Pension wolves preying on steelworkers highlight scandal of cash strapped retirement schemes

More than two thirds of final salary pension schemes lack the funds to meet their liabilities. It will take years to fix the problem 

James Moore
Chief Business Commentator
Tuesday 05 December 2017 11:52
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Workers at the Port Talbot Tata steel works have had to accept taking a hit to their pensions
Workers at the Port Talbot Tata steel works have had to accept taking a hit to their pensions

Yet again the financial advice industry is excelling itself as a source of sleaze and spivvery.

“Advisers” have descended like wolves on British Steel workers at Port Talbot and Scunthorpe, who have been left on the horns of a nasty dilemma as a result of their industry’s troubles.

As part of a deal to keep their works open Tata, the owner, is offloading the British Steel Pension Scheme into the Pension Protection Fund (PPF), which will lead to markedly less benefits for scheme members.

There are alternatives: transfer funds into a new Tata scheme, which may or may not pay more, or opt for a private scheme. But how to decide which? At least some of the “advisers” “factory gating” workers don’t give a hoot. They just think cha-ching!

To be fair, there have been efforts by reputable parts of the industry to combat the misdeeds of the shiny suited pension thieves who are dragging their industry through the mud again.

But the affair highlights a wider, and far more disturbing point: A matter of months after a huge scandal erupted over the BHS pension scheme here we are in the midst of another major pension scandal.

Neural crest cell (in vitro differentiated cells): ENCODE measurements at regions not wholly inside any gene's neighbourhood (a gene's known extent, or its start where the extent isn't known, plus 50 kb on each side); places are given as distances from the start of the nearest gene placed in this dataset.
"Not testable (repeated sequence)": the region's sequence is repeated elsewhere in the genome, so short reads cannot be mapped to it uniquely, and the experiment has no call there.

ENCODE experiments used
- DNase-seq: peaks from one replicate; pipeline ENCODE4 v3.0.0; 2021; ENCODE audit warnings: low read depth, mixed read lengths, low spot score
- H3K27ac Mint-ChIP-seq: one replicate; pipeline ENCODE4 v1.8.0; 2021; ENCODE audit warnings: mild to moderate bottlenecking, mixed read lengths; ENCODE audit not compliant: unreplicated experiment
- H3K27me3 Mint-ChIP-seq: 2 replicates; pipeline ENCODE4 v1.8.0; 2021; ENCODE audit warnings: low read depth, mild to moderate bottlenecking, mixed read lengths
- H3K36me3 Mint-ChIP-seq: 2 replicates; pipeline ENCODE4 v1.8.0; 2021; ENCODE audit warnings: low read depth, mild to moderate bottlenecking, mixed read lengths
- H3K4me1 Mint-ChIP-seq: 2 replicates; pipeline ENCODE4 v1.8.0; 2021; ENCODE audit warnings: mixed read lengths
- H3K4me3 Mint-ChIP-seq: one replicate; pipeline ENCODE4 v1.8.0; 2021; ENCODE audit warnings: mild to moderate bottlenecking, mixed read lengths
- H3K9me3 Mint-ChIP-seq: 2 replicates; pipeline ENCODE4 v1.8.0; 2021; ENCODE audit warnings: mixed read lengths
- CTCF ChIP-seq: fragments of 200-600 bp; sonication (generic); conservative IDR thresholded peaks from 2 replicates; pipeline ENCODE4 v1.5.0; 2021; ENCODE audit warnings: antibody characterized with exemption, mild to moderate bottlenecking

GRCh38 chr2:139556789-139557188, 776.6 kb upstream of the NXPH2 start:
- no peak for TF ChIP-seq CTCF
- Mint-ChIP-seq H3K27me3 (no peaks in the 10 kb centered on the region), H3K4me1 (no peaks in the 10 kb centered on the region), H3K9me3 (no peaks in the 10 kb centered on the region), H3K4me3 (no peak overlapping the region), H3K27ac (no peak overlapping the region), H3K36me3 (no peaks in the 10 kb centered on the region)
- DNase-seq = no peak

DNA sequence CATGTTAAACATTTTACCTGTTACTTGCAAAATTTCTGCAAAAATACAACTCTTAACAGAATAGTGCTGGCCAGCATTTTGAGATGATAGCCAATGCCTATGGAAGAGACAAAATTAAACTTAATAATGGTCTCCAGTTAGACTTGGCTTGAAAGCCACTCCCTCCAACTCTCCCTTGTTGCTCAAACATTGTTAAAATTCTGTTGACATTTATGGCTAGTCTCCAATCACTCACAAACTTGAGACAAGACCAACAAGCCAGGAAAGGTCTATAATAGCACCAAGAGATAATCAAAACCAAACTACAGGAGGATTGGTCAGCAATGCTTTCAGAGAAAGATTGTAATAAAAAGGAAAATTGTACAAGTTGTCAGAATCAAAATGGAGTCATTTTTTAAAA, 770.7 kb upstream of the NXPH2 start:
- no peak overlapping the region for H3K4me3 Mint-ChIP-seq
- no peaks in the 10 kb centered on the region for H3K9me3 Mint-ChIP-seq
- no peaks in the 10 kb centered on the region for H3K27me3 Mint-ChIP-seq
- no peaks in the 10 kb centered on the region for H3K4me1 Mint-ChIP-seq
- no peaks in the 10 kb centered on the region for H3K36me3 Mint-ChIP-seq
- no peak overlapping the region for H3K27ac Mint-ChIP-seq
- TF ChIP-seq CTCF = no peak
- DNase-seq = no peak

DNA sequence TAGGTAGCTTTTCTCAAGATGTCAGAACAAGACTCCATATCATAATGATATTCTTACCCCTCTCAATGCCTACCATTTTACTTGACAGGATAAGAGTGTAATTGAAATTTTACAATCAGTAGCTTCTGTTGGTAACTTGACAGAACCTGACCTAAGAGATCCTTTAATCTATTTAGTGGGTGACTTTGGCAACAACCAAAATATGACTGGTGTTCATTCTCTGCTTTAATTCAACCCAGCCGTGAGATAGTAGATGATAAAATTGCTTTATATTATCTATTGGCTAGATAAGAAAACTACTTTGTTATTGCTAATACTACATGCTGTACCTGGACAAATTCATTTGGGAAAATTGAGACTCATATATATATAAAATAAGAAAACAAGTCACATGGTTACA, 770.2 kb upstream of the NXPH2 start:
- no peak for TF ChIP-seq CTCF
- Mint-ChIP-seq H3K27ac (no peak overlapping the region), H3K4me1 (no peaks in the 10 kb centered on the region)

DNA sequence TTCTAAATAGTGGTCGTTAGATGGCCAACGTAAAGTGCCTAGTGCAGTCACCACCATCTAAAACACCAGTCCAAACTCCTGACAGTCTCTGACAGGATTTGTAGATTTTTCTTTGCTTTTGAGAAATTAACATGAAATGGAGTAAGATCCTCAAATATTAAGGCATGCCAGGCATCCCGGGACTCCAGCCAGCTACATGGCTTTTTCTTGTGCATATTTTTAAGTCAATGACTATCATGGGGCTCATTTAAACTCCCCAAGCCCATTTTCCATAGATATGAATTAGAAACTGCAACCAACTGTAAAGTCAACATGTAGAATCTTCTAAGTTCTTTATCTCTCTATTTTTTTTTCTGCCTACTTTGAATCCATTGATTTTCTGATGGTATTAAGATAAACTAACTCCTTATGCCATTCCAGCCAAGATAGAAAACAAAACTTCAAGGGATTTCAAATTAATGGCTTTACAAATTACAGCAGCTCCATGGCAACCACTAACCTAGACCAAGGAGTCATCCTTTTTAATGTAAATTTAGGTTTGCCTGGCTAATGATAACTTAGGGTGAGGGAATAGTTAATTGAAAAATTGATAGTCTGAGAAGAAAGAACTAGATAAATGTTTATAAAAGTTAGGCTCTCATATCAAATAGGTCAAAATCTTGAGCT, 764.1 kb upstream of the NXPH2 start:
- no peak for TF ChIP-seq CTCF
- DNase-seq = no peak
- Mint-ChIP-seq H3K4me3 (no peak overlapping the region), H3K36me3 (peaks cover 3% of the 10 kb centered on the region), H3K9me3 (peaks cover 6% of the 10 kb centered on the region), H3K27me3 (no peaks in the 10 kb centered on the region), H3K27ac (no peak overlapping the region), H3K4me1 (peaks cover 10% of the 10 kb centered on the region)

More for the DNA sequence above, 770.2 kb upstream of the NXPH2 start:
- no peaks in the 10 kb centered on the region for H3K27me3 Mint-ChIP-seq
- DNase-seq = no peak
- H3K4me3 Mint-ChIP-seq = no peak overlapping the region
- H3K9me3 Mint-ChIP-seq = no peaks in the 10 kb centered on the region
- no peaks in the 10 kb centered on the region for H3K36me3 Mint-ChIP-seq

Another group of workers who had promises made to them have had them broken.

The best, or rather worst, of it is that we will very likely be here again, and perhaps quite soon.

According to the latest figures released by the PPF, Britain’s 5,794 final salary pension schemes have just 91.2 per cent of the funds they need to meet the promises made to their members.

Just under a third are in surplus, so many of the 4,000 or so individual schemes running short look an awful lot worse than that.

If the employers that sponsor those schemes hit the rocks so do their members’ retirements.

The PPF offers a lifeboat, and the fact that it is there is a thoroughly good thing. But there are limits. It only provides 90 per cent of what scheme members will have been promised up front and even that is subject to a cap. Future benefits are also usually much less generous than the original scheme.

Sponsoring employers have been told to plug the holes in their pensions, but it’s going to take a long time to get there, about 7.5 years according to the PPF's numbers.

The level of surplus schemes are targeting, meanwhile, has declined a bit.

British Steel is just be a starter for the wolves snapping at pension carcasses. They will get their chance at a second helping, and a third, and a fourth and a fifth course.

Needless to say, the executives who run employers with deficit wracked pension schemes rarely suffer along with the workers they let down when their decisions lead those employers on to the rocks.

They usually have their own generous bespoke arrangements and pay offs to cushion them too. They also have lobbyists who urge ministers and watchdogs not to push too hard to get this disgraceful situation fixed too quickly. Think of our finances! Think of our bonuses!

The PPFs figures do rather show that those lobbyists are being heard. Such is life in Theresa May’s country that "works for everyone".

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